Joni Johnson, director of sales and service for Standard Style, projects the image you’d expect from a fashion consultant.
On a recent Monday morning at the Roasterie Cafe, 4511 W. 119th St. in Leawood, she wore a flowing black Tibi top with ripped white Baldwin jeans. Her black leather Elizabeth and James bag and classic 4-inch Dolce Vita pumps blended seamlessly into her ensemble. Her mesmerizing eyelashes looked at least a mile long.
At Standard Style, a locally owned boutique with locations in Leawood and the Country Club Plaza, Johnson focuses on the customer experience and what she calls “home services” such as closet clean-outs. She also handles a personal styling service called “the box program” — once Johnson gets a feel for a client’s style, she sends a customized box of clothing to their house.
Johnson didn’t always picture a career in fashion.
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After earning a degree in early education from Miami University in Oxford, Ohio, she decided she didn’t want to teach. She wondered how her interest in fashion could support her.
On a fateful day in 2003, shortly after moving to Kansas City, she walked into Standard Style. She had an instant “I need to be here” feeling, spoke with the owners, Emily and Matt Baldwin, and began working at the shop in January of 2004.
The perfect closet
Johnson says that most clients look in their closets and feel they have nothing to wear. She recommends solving the problem by buying four or five classic pieces that’ll tie together the existing items — pieces such as a black blazer that can be worn to work or on an evening out.
Johnson stresses that it’s important to learn how not to be trend-driven, but rather collect classic pieces that last. She suggests five essential pieces for a woman’s wardrobe: black denim, a neutral leather jacket, a printed blouse, a basic T-shirt and a statement handbag.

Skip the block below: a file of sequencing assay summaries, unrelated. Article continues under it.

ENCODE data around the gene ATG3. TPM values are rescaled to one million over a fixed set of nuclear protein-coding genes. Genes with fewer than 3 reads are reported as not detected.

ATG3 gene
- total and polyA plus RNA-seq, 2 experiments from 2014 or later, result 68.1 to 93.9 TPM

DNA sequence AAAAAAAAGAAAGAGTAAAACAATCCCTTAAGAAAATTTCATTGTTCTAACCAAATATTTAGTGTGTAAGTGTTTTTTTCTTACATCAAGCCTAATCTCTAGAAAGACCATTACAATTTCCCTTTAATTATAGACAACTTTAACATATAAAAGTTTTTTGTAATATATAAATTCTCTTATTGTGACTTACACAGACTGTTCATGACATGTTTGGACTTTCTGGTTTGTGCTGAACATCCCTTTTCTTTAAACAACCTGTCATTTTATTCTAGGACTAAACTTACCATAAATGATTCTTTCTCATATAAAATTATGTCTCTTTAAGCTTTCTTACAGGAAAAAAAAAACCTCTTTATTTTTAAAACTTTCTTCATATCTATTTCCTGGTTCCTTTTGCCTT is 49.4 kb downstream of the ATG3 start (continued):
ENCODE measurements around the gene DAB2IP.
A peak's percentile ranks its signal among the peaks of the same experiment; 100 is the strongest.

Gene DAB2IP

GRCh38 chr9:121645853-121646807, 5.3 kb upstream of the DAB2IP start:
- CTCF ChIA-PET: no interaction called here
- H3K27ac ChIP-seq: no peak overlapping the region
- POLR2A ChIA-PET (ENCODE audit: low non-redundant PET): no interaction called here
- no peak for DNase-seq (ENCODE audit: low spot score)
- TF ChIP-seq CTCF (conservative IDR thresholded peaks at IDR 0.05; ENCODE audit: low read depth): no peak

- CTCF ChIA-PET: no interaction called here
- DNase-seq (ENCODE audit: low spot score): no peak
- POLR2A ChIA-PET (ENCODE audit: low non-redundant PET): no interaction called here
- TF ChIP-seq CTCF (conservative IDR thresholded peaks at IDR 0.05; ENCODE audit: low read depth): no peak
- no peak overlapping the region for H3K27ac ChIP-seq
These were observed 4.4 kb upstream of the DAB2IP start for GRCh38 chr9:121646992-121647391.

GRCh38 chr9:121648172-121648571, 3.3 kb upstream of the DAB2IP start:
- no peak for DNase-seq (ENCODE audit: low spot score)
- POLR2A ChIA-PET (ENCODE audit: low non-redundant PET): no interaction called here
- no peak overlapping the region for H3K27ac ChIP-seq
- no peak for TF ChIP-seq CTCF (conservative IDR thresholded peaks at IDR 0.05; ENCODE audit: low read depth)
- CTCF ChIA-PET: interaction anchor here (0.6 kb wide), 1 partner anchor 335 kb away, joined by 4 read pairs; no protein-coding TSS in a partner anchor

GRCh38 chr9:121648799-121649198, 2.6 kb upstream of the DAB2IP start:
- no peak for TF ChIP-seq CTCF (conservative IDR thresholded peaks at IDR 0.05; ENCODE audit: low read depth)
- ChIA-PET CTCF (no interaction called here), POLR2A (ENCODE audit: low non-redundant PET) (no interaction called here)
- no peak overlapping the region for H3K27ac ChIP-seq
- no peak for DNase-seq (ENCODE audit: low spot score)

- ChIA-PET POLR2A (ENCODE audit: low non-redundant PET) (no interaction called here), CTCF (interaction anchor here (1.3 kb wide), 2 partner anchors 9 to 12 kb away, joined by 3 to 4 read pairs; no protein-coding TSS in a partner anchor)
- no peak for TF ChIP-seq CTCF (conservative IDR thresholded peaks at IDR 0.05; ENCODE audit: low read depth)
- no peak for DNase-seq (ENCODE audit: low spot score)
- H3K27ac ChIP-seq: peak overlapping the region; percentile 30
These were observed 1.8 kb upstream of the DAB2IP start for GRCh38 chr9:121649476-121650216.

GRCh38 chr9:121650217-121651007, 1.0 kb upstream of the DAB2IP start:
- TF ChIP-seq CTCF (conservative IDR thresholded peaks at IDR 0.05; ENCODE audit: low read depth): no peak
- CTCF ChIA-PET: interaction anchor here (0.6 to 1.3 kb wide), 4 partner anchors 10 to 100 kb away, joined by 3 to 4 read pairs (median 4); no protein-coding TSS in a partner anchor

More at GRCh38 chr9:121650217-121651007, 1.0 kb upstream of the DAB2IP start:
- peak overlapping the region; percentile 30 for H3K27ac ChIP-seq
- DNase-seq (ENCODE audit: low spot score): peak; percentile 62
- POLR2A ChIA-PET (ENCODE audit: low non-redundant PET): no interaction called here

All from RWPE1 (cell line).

Johnson creates a list of shopping rules for each woman she works with. The rules depend on each client’s particular fashion rut — whether it’s stuffing her closet with T-shirts, stocking nothing but black garments or sticking to just one textile.
Johnson also tells clients to clear out clothes they don’t feel great in.
She emphasizes that a wardrobe can be an ally or an enemy to self-confidence. So even if you end up scaling back your wardrobe, it’s better to feel excited about what you’re wearing than to know you’re wearing it only because you have it.
Looking ahead to fall
Johnson says this fall it’s all about playing with proportions.
She suggests women try flowy pants with an off-the-shoulder blouse or a turtleneck, or culottes with a cropped sweater.
“It’s just a matter of finding the proportions that work for the individual,” she says.
She’s also seeing floor- and ankle-length dresses from her favorite designers. Johnson encourages even petite women to try the trend.
“Put it with a great, block heel and I think you’ll really love it,” she says.
For shoes, she’s into flats. Specifically, flat mules and flats adorned with faux fur — though, not printed faux fur unless it’s a classic cheetah.
She says designers are tossing the stiletto in favor of a blocky heel, pairing flats with long skirts, and bringing out boots that rise above the knee.
Use color sparingly, Johnson advises.
“Color can be your friend, but I feel like it can really work against you in terms of being dated,” she says.
“If you keep it more classic, you can still incorporate color.”
Stay away from what she calls “the sad bag,” which will ruin a good outfit. Aside from a low-quality or simply worn-out bag, a sad bag is anything quilted or covered in logos or flowers.
And this fall, don’t even think about busting out the bedazzled jeans and accessories.
“None of that. Bedazzled everything needs to be lit on fire,” she says. “I’m still seeing that and I’m so shocked it’s still out there.”
Contact Anne at firstname.lastname@example.org or @annekniggendorf.